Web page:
Saturday… don’t let me fall… hold me with your wings!

It`s saturday… pomelo away… Please but don`t let M(e) fall…

7th day: The pomelo… away!

The pomelo (Citrus maxima or Citrus grandis) is a citrus fruit native to South East Asia. It is usually pale green to yellow when ripe, with sweet white (or, more rarely, pink or red) flesh and very thick pudgy rind. It is the largest citrus fruit, 15–25 cm in diameter, and usually weighing 1–2 kg. Other spellings for pomelo include pummelo, and pommelo, and other names include Chinese grapefruit, jabong, lusho fruit, pompelmous,Papanas, and shaddock.

Cultivation and uses

The pomelo tastes like a sweet, mild grapefruit, though the typical pomelo is much larger in size than the grapefruit. It has very little, or none, of the common grapefruit’s bitterness, but the enveloping membranous material around the segments is bitter, considered inedible, and thus usually discarded. The peel is sometimes used to make marmalade, or candied, then (sometimes) dipped in chocolate. The peel of the pomelo is also used in Chinese cooking. In general, citrus peel is often used in southern Chinese cuisine for flavouring, especially in sweet soup desserts.

The Chandler is a Californian variety of pomelo, with a smoother skin than many other varieties. An individual Chandler fruit can reach the weight of one kilogram.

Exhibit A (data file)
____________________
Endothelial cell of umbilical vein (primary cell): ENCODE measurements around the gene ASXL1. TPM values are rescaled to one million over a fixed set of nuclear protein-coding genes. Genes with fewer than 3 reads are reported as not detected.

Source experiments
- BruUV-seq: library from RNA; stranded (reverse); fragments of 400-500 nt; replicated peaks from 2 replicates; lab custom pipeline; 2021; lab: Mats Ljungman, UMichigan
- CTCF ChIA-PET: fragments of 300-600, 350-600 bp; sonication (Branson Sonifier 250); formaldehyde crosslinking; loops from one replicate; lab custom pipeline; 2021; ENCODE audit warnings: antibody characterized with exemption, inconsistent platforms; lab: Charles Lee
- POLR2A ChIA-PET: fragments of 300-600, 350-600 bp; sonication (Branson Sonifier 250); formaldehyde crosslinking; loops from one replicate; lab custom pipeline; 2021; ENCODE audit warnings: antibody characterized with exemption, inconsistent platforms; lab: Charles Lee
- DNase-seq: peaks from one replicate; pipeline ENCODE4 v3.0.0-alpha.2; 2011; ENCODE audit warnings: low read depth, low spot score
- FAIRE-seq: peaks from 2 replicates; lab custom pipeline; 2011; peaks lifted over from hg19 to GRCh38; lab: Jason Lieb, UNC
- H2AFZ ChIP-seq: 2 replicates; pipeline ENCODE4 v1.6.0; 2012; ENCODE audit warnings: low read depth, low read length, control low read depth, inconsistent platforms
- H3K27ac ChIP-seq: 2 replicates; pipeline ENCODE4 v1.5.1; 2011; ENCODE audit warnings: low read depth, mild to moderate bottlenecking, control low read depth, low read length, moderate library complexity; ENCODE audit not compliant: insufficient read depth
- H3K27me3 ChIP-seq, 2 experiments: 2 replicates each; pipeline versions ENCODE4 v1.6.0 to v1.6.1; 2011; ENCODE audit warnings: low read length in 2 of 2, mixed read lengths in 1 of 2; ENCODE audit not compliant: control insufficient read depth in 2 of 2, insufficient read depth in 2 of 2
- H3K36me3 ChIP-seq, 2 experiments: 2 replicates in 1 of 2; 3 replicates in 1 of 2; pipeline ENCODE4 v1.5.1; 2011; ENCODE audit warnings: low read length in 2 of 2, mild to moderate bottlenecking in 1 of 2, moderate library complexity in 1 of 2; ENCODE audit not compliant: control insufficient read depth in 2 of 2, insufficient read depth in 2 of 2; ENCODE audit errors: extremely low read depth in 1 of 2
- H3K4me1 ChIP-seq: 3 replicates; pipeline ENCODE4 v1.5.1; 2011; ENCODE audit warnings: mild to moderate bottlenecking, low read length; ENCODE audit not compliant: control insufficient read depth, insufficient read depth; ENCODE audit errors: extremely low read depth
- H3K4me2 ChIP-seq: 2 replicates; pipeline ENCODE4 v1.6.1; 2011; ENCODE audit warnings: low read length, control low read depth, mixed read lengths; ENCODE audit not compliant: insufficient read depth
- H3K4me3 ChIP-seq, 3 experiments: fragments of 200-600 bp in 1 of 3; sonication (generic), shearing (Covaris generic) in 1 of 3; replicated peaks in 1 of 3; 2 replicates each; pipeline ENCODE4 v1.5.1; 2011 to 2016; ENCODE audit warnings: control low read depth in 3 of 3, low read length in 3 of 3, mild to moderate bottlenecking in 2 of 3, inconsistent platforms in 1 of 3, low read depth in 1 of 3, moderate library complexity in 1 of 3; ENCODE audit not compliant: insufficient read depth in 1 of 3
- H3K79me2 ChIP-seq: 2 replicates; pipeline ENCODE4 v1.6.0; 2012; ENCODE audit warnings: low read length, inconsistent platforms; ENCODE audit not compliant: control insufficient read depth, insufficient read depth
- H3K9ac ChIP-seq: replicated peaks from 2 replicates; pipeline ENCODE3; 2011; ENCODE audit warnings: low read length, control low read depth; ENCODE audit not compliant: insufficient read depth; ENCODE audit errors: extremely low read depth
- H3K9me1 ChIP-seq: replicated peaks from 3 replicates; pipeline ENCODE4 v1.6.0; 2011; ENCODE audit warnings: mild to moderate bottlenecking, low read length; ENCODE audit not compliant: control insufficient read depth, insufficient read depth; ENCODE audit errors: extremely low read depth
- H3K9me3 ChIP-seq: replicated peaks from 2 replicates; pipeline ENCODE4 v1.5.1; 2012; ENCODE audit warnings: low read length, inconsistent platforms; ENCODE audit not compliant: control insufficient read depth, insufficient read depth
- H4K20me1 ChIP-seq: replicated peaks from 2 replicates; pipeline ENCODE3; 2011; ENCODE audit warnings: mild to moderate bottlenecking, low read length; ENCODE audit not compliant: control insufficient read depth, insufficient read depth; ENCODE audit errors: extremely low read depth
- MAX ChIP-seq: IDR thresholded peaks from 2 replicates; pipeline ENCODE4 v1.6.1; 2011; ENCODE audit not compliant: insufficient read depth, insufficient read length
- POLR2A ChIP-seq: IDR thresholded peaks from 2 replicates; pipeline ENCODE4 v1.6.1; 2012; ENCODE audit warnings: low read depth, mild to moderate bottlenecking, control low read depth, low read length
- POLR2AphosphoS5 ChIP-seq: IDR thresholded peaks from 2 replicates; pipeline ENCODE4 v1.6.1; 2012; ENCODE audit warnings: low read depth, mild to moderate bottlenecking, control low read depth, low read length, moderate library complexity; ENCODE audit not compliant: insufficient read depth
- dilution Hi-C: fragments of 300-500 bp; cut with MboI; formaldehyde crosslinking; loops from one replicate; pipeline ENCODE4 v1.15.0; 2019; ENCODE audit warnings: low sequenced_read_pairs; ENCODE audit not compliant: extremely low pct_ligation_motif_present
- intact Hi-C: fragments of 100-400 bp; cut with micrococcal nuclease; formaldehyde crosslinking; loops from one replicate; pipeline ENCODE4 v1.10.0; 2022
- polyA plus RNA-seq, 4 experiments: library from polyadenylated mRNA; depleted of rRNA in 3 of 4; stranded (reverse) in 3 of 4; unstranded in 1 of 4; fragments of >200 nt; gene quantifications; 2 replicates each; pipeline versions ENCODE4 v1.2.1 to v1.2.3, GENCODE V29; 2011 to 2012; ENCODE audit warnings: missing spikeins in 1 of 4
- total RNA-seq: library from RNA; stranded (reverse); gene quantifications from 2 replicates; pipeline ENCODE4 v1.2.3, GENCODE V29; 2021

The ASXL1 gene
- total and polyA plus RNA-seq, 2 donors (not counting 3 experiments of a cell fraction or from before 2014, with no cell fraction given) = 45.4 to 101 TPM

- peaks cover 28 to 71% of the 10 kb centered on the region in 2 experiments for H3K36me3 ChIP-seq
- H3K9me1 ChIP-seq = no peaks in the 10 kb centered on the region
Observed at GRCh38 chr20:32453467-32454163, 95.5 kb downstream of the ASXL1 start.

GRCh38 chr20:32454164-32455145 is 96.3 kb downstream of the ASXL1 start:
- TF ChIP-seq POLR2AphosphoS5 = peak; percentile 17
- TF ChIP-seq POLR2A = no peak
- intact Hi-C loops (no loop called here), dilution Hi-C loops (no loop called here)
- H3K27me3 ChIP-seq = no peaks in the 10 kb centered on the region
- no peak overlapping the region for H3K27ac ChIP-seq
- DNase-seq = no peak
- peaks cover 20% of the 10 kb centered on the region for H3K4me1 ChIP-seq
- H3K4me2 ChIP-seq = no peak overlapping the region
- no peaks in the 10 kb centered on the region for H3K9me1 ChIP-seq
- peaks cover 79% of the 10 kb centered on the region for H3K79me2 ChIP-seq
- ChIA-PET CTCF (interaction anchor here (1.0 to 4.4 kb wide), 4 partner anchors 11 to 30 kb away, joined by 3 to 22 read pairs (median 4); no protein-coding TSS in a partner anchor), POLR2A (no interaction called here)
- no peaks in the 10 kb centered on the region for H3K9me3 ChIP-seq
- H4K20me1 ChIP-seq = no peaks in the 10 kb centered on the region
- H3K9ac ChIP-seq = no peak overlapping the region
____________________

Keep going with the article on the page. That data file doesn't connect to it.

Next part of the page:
The tangelo is a hybrid between the pomelo and the tangerine. It has a thicker skin than a tangerine and is less sweet. It has been suggested that the orange is also a hybrid of the two fruits.

The pomelo is native to South-East Asia and is known there under a wide variety of names. In Vietnam, two particularly well known varieties are cultivated; one called bưởi Năm Roi in the Trà Ôn district of Vinh Long Province of the Mekong Delta region, and one called bưởi da xanh in Ben Tre Province.

In the Philippines, the fruit is known as the suhâ, or lukban, and is eaten as a dessert or snack. The pomelo, cut into wedges, is dipped in salt before it is eaten. Pomelo juices and pomelo-flavored juice drink mixes are also common.

In Thailand, the fruit is called som-oh (ส้มโอ), and is eaten raw, usually dipped into a salt, sugar and chili pepper mixture.

In Malay and Indonesian, the pomelo is known as limau/jeruk bali („Balinese lime/orange”) after the island of Bali. The town of Tambun in Perak, Malaysia is famous for pomelos. There are two varieties: a sweet kind, which has white flesh, and a sour kind, which has pinkish flesh and is more likely to be used as an altar decoration than actually eaten. Pomelos are a must during the mid-autumn festival or mooncake festival; they are normally eaten fresh.

In Manipur, nobab is used as a major source of vitamin C. This fruit holds a high place in the culture and tradition of Manipur. Many religious rituals seem incomplete without this fruit. In Tamil Nadu, it is locally called as Gadarangai.

In Chinese, the fruit is known as yòuzi (柚子), although the same Chinese characters can also be used for the yuzu, a different species. The Japanese refer to the pomelo as buntan ( 文旦?) or zabon ( 朱欒?), apparently both derived from the name of Cantonese captain 谢文旦, read Sha Buntan in Japanese, who is said to have introduced the cultivation of the fruit to Japan in the An’ei era (1772-1781).

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